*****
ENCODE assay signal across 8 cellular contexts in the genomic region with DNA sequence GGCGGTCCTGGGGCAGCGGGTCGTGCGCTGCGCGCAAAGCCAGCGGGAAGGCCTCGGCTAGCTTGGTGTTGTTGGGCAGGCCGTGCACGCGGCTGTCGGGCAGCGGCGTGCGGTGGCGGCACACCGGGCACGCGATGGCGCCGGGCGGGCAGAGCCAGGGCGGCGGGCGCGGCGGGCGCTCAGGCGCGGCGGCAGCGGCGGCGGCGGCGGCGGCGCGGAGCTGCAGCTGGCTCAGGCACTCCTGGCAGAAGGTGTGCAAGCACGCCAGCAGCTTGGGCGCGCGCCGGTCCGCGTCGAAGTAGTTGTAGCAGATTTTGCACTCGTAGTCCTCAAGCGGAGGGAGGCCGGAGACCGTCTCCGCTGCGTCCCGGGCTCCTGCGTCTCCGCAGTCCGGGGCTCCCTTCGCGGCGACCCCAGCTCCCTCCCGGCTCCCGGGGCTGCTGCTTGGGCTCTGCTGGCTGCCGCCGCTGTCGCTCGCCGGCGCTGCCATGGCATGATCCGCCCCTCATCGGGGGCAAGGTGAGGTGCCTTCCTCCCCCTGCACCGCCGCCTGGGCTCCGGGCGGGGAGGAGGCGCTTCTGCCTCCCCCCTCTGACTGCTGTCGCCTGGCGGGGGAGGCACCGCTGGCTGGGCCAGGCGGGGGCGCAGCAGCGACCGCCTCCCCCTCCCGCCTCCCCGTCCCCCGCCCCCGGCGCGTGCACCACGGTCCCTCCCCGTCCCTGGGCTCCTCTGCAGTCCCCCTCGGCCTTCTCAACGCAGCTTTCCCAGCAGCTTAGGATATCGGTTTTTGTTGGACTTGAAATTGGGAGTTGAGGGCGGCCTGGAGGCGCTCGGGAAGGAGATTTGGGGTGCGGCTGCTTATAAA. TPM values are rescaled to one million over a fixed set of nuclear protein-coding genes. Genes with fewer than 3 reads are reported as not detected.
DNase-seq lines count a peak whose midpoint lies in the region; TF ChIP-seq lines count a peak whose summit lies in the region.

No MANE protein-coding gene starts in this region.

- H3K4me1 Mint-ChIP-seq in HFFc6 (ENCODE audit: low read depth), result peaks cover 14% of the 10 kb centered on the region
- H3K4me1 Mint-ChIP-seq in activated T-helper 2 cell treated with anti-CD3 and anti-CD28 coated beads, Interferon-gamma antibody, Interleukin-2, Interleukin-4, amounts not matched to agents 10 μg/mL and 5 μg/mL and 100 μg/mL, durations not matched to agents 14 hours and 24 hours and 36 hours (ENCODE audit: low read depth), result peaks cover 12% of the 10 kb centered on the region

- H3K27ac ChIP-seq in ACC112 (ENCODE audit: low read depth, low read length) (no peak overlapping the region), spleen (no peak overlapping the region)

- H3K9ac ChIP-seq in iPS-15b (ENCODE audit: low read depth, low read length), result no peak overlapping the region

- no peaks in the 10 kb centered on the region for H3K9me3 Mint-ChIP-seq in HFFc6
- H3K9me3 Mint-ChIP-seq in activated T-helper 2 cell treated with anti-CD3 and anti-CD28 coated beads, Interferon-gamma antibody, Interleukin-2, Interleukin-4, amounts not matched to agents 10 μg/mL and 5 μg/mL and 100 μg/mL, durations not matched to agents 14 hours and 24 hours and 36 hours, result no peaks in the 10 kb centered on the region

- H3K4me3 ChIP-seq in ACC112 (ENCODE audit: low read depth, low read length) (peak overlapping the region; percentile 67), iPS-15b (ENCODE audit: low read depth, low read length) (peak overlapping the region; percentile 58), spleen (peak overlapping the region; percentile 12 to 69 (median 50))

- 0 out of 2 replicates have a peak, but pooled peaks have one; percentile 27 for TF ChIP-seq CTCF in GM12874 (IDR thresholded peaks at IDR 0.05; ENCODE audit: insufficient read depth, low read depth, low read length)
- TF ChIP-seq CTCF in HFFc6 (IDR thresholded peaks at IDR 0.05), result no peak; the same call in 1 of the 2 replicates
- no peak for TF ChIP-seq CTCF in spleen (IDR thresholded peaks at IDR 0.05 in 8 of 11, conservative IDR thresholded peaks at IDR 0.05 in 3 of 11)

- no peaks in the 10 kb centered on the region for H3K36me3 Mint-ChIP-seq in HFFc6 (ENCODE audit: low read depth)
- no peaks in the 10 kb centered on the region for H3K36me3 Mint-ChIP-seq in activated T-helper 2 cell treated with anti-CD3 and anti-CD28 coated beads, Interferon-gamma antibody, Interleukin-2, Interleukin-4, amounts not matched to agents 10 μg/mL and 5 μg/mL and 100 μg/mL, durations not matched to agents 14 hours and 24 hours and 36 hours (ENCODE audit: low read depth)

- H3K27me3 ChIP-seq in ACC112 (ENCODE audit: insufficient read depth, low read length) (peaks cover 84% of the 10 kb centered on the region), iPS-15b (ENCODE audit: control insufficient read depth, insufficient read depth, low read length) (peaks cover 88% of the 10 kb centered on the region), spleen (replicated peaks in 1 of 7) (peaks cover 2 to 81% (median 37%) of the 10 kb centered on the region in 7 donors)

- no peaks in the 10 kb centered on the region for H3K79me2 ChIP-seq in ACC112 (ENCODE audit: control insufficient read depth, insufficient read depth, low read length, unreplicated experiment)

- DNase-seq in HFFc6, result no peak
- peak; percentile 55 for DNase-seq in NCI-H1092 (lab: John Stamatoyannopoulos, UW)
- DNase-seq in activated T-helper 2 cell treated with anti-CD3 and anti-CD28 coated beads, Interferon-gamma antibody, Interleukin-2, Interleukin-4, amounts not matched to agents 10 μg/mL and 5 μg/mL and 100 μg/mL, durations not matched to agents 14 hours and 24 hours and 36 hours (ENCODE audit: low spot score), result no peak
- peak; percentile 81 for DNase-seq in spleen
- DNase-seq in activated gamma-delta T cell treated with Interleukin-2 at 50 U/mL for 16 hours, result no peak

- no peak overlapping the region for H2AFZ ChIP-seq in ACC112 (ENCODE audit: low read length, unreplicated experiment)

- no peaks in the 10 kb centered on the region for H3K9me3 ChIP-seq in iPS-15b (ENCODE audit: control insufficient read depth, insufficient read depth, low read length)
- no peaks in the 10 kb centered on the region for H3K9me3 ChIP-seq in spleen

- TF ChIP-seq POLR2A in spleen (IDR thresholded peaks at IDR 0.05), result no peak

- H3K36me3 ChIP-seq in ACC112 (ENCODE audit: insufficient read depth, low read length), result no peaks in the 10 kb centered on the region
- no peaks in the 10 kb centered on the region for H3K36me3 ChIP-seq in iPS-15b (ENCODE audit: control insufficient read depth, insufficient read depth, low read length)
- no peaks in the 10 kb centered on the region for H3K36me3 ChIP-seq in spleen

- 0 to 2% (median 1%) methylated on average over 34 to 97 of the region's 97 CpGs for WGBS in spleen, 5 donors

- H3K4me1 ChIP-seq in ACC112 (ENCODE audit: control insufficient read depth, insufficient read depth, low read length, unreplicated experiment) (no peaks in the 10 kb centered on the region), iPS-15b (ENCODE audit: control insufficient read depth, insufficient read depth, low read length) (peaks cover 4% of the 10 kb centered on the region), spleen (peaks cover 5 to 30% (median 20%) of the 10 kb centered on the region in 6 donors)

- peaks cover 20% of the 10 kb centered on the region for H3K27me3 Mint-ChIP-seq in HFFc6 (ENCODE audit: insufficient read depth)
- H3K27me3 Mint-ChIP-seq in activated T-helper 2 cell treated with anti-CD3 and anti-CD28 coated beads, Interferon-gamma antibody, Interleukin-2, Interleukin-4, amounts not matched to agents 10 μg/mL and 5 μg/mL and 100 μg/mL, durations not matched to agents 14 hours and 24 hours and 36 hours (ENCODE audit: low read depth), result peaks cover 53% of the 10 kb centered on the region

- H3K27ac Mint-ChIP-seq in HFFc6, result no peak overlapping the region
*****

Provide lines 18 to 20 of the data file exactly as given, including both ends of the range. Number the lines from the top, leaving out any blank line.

- DNase-seq in HFFc6, result no peak
- peak; percentile 55 for DNase-seq in NCI-H1092 (lab: John Stamatoyannopoulos, UW)
- DNase-seq in activated T-helper 2 cell treated with anti-CD3 and anti-CD28 coated beads, Interferon-gamma antibody, Interleukin-2, Interleukin-4, amounts not matched to agents 10 μg/mL and 5 μg/mL and 100 μg/mL, durations not matched to agents 14 hours and 24 hours and 36 hours (ENCODE audit: low spot score), result no peak